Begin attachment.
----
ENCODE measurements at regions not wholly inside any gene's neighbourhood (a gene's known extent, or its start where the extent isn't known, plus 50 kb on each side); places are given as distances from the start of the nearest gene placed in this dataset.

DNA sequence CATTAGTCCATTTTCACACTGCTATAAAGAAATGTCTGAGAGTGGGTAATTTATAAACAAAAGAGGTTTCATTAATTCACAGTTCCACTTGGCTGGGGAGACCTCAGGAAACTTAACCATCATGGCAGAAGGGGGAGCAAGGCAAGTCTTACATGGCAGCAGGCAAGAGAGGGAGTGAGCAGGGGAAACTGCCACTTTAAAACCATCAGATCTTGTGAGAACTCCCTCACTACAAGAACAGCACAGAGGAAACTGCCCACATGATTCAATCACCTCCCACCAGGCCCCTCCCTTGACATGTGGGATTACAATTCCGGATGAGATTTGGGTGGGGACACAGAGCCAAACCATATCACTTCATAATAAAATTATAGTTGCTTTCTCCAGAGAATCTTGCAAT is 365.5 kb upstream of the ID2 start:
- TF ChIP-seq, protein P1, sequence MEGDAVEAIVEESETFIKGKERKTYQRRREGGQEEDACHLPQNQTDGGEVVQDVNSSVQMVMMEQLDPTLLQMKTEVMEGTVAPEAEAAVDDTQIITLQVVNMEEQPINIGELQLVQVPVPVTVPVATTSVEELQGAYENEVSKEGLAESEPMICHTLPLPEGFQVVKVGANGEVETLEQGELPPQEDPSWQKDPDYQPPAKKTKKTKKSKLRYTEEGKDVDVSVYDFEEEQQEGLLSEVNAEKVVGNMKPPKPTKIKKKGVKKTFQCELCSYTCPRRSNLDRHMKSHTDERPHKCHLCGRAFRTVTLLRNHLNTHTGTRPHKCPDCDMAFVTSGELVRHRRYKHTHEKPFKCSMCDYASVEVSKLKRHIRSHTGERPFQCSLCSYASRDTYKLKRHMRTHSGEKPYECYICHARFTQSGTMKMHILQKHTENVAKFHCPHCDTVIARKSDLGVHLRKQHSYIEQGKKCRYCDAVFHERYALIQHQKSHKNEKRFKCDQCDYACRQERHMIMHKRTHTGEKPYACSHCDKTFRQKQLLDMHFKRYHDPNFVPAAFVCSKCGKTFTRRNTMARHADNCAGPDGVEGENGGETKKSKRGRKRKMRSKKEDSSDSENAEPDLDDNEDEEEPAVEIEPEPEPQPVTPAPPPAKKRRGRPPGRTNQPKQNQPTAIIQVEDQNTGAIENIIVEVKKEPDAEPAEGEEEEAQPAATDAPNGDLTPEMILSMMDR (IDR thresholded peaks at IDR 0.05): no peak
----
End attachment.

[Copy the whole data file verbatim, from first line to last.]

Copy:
ENCODE measurements at regions not wholly inside any gene's neighbourhood (a gene's known extent, or its start where the extent isn't known, plus 50 kb on each side); places are given as distances from the start of the nearest gene placed in this dataset.

DNA sequence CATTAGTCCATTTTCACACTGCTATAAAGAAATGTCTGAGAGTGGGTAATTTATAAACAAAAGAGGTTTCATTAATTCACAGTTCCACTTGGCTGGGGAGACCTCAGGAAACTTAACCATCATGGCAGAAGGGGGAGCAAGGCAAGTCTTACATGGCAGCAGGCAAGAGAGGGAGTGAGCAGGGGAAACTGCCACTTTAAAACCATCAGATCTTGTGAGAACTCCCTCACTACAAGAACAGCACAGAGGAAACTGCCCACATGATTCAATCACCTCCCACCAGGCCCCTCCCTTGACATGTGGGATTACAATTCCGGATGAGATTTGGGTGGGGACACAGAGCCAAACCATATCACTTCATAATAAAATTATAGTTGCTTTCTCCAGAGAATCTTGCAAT is 365.5 kb upstream of the ID2 start:
- TF ChIP-seq, protein P1, sequence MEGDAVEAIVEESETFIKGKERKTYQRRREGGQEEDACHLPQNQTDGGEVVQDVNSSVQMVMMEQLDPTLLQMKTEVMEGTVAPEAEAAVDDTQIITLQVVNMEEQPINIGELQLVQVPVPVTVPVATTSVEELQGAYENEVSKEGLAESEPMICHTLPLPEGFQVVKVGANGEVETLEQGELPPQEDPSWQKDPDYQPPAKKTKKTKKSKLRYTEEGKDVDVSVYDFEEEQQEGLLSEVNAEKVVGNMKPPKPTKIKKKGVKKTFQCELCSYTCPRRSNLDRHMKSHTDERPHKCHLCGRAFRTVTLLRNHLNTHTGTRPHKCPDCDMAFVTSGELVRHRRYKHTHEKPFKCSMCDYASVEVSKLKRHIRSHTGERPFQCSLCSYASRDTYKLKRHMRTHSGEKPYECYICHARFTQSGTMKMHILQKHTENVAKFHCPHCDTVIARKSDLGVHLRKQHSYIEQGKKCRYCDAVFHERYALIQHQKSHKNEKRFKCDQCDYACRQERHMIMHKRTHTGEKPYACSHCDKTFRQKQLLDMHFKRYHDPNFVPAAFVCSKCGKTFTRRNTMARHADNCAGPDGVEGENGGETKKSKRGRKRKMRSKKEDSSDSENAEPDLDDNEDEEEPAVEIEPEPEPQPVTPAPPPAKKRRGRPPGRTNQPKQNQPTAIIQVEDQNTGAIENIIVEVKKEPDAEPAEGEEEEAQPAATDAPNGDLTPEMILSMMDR (IDR thresholded peaks at IDR 0.05): no peak